Sample Scenario Analysis Assignment:
Gregory B. Newby
School of Information and Library Science
In 1991, on confirming my new job at the University of Illinois at Urbana-Champaign, I purchased a Chevy S-10 pickup truck. This truck served my wife and I well, and has over 225,000 miles on the odometer.
Recently, we decided it was time for a new car. Fitting our 5 dogs and 2 cats inside was desirable, but not necessary (we don't really want to drive a car that big), as was being able to drive on poor quality roads like Black Gap road in Big Bend National Park1, and our gravel driveway. Eventually, we decided to purchase either a Subaru Forester or Jeep Cherokee. This is an analysis of the process and outcome.
General Motors, DaimlerChrysler, Ford and other auto makers spend billions of dollars every year trying to convince people to purchase automobiles (about $4.5 billion, according to Advertising Age As numbers 1, 2 and 3 in Fortune Magazine's Global 500, with combined revenues of half a trillion dollars, they can afford it. But does this mean the local car dealership is effective in meeting the needs of customers We'll see.
Phase one of the process was research. We (my wife and I) spent hours looking at guides and ratings, entirely on the Internet. Here, the process is very much contrary to Culnan's findings of chauffered versus end-user access: I was directed, with a long timeline, and increasingly knowledgeable, but without seeking help from any sort of intermediary. With these sorts of needs, Culnan might have predicted I would seek out an intermediary.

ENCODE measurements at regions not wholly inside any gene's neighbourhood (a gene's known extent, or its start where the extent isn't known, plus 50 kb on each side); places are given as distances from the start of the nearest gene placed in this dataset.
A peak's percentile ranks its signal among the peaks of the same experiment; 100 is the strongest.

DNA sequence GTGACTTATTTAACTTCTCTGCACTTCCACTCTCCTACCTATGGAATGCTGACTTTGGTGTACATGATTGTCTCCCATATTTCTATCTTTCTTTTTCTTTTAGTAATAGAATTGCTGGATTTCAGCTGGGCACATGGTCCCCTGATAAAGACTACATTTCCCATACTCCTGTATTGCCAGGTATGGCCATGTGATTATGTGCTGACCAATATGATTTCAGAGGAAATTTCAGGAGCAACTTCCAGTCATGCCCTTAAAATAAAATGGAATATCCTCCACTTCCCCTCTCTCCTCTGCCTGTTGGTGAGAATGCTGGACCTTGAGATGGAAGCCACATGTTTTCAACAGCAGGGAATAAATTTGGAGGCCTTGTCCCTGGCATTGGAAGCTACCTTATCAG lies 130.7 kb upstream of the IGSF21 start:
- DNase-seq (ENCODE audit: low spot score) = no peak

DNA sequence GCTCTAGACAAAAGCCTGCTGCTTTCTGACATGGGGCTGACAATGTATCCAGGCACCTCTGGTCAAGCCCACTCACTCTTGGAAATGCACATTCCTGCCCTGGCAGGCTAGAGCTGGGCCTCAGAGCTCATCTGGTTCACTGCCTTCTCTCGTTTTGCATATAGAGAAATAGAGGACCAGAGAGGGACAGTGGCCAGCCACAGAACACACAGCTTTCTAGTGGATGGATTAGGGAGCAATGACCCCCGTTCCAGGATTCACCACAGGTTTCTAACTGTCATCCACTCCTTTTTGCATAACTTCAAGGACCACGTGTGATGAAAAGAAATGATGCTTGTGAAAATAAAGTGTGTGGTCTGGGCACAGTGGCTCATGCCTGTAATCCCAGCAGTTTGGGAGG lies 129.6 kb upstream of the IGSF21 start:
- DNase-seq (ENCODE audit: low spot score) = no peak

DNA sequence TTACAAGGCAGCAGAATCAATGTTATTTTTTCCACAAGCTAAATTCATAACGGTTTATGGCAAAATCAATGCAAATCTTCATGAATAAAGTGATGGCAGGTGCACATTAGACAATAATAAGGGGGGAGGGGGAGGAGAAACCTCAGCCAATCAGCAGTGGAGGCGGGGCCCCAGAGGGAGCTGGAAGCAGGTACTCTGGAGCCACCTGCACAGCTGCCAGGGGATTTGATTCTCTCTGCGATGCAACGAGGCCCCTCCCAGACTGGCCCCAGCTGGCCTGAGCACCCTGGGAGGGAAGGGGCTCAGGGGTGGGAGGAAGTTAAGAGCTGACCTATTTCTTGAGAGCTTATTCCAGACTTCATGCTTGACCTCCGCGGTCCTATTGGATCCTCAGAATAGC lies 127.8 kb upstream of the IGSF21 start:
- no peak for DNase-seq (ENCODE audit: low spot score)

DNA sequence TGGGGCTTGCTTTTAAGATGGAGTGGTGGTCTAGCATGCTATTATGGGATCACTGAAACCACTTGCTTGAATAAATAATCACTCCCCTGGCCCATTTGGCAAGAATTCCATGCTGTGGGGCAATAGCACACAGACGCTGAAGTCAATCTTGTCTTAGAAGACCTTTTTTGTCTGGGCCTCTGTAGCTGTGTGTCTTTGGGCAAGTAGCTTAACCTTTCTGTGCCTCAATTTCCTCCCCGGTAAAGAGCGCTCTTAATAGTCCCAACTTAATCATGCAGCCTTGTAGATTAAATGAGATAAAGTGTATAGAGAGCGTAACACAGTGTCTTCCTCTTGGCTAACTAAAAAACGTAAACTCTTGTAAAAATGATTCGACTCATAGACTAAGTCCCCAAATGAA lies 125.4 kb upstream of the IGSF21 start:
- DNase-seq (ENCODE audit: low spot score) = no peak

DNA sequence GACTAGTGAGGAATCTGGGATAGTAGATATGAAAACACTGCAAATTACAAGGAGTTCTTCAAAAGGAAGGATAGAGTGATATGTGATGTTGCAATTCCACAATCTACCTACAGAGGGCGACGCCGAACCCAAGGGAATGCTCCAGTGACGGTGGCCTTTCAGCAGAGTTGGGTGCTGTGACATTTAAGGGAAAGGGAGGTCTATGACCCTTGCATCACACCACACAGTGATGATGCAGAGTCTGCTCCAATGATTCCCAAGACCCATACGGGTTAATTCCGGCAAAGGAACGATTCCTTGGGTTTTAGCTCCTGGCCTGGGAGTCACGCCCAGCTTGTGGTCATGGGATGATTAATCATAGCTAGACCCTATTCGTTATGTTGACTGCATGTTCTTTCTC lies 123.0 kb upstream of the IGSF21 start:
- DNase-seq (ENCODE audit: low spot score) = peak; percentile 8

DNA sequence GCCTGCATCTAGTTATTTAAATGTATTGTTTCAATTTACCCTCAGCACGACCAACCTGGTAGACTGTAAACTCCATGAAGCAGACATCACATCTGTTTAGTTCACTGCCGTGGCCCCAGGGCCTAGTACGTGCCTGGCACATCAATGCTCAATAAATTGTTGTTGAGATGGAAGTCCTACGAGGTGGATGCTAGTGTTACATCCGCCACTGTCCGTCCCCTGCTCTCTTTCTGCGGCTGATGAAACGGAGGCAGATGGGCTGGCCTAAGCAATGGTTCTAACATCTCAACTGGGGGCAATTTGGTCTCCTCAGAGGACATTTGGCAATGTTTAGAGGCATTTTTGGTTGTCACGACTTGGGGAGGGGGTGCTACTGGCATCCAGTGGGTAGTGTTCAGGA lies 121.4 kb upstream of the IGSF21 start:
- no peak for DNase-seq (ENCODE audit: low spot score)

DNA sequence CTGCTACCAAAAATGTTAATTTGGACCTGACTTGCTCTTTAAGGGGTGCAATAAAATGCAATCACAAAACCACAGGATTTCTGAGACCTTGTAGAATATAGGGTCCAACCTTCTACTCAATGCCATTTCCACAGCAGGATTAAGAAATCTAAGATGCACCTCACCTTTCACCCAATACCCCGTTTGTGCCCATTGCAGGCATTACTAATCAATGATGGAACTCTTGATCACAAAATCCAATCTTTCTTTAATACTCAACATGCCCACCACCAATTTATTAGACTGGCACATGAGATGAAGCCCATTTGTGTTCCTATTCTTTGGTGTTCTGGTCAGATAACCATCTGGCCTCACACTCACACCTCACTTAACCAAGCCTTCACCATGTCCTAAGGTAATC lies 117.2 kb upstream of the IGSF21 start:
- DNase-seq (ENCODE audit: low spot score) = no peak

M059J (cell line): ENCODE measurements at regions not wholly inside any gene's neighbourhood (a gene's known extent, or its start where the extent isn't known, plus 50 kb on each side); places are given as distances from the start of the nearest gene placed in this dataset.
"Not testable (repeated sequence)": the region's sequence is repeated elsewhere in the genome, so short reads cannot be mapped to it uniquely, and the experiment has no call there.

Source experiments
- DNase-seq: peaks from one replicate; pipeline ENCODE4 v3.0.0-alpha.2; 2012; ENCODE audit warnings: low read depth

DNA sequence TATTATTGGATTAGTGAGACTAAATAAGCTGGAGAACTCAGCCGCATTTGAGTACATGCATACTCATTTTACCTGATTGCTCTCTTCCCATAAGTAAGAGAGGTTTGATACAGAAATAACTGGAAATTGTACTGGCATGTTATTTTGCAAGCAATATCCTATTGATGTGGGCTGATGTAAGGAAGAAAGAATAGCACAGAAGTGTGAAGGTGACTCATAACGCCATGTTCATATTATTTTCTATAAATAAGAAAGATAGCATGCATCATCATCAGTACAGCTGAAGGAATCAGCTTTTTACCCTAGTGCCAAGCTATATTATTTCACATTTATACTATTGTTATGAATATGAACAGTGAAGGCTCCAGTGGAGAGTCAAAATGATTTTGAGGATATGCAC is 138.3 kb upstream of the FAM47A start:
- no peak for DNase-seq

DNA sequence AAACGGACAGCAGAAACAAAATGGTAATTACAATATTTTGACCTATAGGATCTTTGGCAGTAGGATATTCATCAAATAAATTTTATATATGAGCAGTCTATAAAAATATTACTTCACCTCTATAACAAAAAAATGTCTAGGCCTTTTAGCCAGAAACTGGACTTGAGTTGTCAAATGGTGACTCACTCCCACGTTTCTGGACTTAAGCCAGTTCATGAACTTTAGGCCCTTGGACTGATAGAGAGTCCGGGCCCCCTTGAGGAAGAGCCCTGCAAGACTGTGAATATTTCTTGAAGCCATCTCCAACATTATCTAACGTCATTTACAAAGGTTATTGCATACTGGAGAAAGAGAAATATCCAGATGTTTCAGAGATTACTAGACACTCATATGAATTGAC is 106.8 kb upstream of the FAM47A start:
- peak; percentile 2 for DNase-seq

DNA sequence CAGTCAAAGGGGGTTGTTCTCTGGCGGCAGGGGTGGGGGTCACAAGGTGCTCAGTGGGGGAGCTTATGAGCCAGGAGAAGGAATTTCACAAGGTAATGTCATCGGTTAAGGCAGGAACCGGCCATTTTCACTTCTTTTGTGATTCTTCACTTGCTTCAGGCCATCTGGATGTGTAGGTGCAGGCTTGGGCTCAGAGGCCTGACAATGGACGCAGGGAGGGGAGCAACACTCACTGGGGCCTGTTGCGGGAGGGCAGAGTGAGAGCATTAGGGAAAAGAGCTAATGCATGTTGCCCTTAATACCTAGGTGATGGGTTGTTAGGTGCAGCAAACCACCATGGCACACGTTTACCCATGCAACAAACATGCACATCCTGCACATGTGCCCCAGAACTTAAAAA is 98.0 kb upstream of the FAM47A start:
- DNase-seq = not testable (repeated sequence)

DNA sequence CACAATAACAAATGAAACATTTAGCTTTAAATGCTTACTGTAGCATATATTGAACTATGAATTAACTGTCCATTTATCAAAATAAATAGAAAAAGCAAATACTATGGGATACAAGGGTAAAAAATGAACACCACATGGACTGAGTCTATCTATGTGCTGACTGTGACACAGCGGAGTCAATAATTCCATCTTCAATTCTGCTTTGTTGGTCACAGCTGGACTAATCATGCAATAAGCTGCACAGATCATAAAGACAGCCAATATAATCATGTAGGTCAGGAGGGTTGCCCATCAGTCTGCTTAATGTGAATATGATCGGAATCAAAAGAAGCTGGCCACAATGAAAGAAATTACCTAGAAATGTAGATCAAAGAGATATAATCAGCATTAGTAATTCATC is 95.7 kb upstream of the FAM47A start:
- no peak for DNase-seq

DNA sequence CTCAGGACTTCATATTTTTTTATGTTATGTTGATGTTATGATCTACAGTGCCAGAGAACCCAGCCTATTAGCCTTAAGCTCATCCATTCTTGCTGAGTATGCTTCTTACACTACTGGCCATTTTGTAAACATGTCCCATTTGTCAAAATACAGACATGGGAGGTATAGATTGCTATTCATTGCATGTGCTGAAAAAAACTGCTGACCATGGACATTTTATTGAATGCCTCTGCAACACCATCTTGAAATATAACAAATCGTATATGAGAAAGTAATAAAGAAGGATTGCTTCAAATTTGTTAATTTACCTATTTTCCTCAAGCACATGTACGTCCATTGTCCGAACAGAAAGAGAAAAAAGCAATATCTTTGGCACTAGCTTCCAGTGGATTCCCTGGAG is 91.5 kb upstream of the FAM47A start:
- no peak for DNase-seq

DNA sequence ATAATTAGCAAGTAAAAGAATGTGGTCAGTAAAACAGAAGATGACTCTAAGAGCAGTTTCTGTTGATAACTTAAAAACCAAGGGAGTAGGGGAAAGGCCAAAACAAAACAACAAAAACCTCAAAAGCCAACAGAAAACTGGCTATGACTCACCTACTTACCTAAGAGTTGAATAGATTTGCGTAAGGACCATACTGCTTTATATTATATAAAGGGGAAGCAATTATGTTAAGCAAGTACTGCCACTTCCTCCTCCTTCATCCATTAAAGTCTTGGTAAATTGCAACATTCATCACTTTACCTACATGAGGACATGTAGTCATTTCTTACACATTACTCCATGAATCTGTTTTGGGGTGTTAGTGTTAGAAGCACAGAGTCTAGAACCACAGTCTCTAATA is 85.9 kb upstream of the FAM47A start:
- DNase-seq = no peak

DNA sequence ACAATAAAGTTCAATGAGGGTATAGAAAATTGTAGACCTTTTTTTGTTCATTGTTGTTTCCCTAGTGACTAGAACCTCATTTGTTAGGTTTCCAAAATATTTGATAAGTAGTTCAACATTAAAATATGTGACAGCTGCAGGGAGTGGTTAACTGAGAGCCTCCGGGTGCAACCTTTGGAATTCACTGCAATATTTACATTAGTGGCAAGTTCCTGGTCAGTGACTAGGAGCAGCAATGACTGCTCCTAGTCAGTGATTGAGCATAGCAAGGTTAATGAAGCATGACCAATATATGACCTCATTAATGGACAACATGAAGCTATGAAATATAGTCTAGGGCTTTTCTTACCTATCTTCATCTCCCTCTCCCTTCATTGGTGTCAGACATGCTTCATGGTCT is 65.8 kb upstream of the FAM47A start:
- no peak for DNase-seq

One of the key activities we needed to engage in was what Schramm would call “selective exposure.” We spent months (maybe years) thinking and talking about what sort of car we would eventually want to buy, keeping our ears and eyes open for any possible leads. Once we decided to focus on the Subaru or Jeep, we actively tried to avoid any information that might deter us. We did waver (after all, those new Xterra commercials are pretty inspiring).
What would Schamber2, Eisenberg and Nilan say about the relevance of the information we used? Everything online: http://www.cars.com, http://www.edmonds.com, and lots of http://www.consumerreports.org (we even paid for an online subscription). http://www.deja.com for opinions (Are the Subaru seats really too hard? How come Consumer Reports doesn't like any SUV that drives like a truck?). There were no trips to the bookstore or the library There were no magazines, and very little TV (yes, Xterra advertises during Comedy Central's “South Park” and reruns of “Saturday Night Live,” but not many other car companies do).